I had just wound up a Northern Book Tour with my Suspense Sister, Sandy Vaile, and a marathon one-day workshop with the Eyre Writers. We were both buoyed by mingling with writers, book club members and awesome librarians who welcomed us into their world and laughed in all the right places (thankfully!).
Elated by the positive interaction and feedback, we never-the-less looked forward to reconnecting with old friends and our sadly neglected writing routines on a five-day writing retreat.
Organised by Diane, the retreat group is kept small so that we all have space and privacy. Accommodation is Spartan. We take everything we need, and make do with much less than we would at home. There is no TV. Internet is kept to a minimum and often the signal is too weak to work effectively anyway.
The first time I attended I suffered from sensory deprivation. So desperate was I for stimulation that I walked the beach listening to the only station I could pick up on my old 3G mobile phone—parliament question time. Desperate!
Writing is the primary goal. But the other love that pulls me to the Eyre peninsular is the beach, a great sweeping series of shallow bays populated by nothing but wildlife and the occasional sunburned fisherman.
It was on one of these walks, toward the end of the five days, that I realised just how desperately I needed time alone. Weird. Most of the week there were only seven of us. I had my own room, my own table and laptop. I walked the beach for an hour and half every day alone with my thoughts with only plovers and pelicans for company.
And yet, there I was cross-legged beneath the dunes, listening to waves gently lap the sand and the occasional honk of pacific geese as they found a place to rest for the coming night.
Ten minutes was all I needed. Ten minutes of listening to nature with no thought of writing or talking or even walking. Just reconnecting with myself.
I returned to my friends and to my writing with renewed vigour.
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There have been moments in the last two years when I felt this whole publishing thing had finally got me beat. That it was time to hang up my pen and take up kick boxing or stunt car driving. Something less painful. Something more sane.
I submitted my work for eleven years before my first novel, Run to Me, was accepted by Random House. I thought I’d finally broken in. Maybe it wouldn’t be all smooth sailing but at least I’d got my foot in the door. I was on my way.
But after waiting a further three years - being held in limbo on two other manuscripts for most of that time - I have yet to publish my second novel. Therefore, after much debating, I’ve decided to do it myself. (You know that ol’ biological clock? An author’s career clock ticks no less loudly!)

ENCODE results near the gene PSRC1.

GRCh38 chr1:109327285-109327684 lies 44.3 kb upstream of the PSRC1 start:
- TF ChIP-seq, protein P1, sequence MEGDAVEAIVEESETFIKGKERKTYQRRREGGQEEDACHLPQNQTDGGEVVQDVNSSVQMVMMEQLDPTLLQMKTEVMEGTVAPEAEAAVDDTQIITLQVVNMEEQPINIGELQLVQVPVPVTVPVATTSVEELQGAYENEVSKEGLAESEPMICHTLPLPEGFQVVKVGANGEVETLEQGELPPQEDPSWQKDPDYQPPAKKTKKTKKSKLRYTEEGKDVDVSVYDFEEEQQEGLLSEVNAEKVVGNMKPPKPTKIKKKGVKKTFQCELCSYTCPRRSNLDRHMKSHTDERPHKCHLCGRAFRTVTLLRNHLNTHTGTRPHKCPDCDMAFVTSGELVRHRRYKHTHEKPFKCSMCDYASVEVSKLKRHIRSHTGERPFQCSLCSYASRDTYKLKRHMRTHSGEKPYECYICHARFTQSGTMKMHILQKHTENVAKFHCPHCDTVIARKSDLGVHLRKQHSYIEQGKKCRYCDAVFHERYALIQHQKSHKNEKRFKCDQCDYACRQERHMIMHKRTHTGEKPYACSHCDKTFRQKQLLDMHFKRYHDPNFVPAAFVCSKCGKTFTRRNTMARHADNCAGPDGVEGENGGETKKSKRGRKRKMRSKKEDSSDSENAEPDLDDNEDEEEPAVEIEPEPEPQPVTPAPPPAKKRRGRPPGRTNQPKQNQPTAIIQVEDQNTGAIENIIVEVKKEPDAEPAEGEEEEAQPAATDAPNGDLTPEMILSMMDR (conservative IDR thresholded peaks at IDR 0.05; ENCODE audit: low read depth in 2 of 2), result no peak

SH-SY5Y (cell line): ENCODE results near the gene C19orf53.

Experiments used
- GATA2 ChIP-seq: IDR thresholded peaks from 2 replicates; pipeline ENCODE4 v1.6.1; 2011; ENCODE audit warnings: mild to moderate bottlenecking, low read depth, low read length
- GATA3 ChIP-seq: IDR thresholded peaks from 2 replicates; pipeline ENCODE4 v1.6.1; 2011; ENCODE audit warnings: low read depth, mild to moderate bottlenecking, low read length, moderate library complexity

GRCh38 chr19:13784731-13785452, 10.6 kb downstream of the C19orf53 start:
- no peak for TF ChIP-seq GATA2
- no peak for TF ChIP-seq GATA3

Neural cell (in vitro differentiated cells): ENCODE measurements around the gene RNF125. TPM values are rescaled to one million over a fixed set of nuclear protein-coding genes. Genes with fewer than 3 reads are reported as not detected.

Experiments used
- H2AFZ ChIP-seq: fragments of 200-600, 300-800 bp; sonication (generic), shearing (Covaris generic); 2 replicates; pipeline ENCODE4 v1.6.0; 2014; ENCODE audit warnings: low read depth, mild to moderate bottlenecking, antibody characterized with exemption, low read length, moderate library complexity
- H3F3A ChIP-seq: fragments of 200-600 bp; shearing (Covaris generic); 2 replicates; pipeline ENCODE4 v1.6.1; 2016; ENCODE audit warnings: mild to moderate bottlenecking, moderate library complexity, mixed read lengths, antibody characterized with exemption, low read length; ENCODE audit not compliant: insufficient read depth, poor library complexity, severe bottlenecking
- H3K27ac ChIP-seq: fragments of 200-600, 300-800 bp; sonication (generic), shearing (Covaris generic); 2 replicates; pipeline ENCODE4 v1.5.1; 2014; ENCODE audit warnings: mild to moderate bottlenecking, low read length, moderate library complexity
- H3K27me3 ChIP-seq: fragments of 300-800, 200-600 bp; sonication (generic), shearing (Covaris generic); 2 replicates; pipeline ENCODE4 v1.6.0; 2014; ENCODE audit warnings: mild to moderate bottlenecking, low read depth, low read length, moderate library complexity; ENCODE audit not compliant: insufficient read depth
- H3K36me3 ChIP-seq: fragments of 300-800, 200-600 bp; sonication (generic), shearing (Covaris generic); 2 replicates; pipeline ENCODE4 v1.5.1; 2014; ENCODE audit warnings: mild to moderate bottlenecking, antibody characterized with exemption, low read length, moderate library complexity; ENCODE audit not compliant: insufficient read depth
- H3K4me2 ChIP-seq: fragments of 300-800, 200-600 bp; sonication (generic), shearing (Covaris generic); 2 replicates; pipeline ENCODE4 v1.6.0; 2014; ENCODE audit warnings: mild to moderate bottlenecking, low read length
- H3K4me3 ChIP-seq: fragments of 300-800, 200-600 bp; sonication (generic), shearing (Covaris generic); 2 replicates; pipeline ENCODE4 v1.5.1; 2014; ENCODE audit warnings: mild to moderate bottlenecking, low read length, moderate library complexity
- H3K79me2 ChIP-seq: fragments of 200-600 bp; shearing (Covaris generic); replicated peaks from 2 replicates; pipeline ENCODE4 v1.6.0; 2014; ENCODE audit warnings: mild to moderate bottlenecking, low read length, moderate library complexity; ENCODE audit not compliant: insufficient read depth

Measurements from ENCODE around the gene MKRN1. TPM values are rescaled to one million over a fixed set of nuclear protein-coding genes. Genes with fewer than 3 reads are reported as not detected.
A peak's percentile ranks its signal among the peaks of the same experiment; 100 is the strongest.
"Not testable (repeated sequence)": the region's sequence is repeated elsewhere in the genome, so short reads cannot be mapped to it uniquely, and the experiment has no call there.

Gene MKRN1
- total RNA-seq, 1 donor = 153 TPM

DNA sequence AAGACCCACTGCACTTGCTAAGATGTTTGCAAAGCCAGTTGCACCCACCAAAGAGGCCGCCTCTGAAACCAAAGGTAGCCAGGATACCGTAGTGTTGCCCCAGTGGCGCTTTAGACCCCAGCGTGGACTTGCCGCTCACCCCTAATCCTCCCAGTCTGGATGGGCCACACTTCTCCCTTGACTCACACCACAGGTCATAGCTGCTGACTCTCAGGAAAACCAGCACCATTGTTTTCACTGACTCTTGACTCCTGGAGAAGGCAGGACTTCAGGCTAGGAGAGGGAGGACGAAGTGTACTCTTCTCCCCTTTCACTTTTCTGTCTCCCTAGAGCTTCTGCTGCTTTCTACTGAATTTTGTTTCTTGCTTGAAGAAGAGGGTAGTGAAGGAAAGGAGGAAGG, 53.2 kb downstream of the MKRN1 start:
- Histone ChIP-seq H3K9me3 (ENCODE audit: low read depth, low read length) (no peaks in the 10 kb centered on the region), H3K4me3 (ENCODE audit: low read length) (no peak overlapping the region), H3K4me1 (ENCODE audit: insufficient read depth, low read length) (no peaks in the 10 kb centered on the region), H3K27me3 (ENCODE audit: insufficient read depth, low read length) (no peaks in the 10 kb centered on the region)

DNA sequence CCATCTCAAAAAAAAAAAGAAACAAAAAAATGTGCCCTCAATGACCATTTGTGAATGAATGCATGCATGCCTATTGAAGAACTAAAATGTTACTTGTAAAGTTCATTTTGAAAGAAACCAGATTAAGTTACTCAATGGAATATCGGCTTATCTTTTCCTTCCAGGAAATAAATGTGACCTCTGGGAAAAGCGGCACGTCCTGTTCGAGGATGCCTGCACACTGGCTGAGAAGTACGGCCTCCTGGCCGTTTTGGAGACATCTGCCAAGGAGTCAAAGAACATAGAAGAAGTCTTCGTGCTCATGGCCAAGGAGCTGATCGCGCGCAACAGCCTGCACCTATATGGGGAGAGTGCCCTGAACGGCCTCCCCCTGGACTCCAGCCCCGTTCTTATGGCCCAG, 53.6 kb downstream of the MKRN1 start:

So for better or worse, I am hereby committed. My next suspense novel, HIT and RUN, is now with my editor and if all goes to plan I’m looking at a release date sometime in October 2016. (To be announced.) Above is a sneak peak at the cover (selfpubbookcovers.com).
I’ll be on another steep learning curve through all of this. Wish me luck.
This past weekend I had the privilege of taking part in South Australia's inaugural Crime Writers Festival held at the SA Writers Centre in Adelaide.
The festival featured a line-up of both true crime and crime fiction authors as well as real-life criminal investigators.
At Saturday's panels, I was thrilled to meet Australian crime authors Gabrielle Lord, Katherine Howell, Angela Savage, Liz Porter, Melanie Casey, Derek Pedley, Andrew Nette, Christina Carlisle, and Carla Caruso.
A literal 'show-stopper' on Saturday's program was former Deputy Police Commissioner for South Australia, Neil McKenzie, who spoke on his experience investigating the Truro and Snowtown murder cases. His behind-the-scene look at these investigations and their effect on police personnel was educational and at times quite moving.
Another highlight was the insights into the criminal mind provided by clinical psychologist, Dr. Michael Proeve. His accounts of working face-to-face with sociopaths and serial killers was informative and truly chilling.
Saturday night festival goers were invited to dress as gangsters and gals for the Crime Fest Murder Mystery Dinner and to come prepared to solve the 'murder' in the game that provided the evening's entertainment.
On Sunday fledgling crime writers were inspired by workshops on the craft of crime writing run by Gabrielle Lord, Angela Savage, Katherine Howell and Andrew Nette.
In all, an exciting and inspiring weekend. The first of many to come I hope.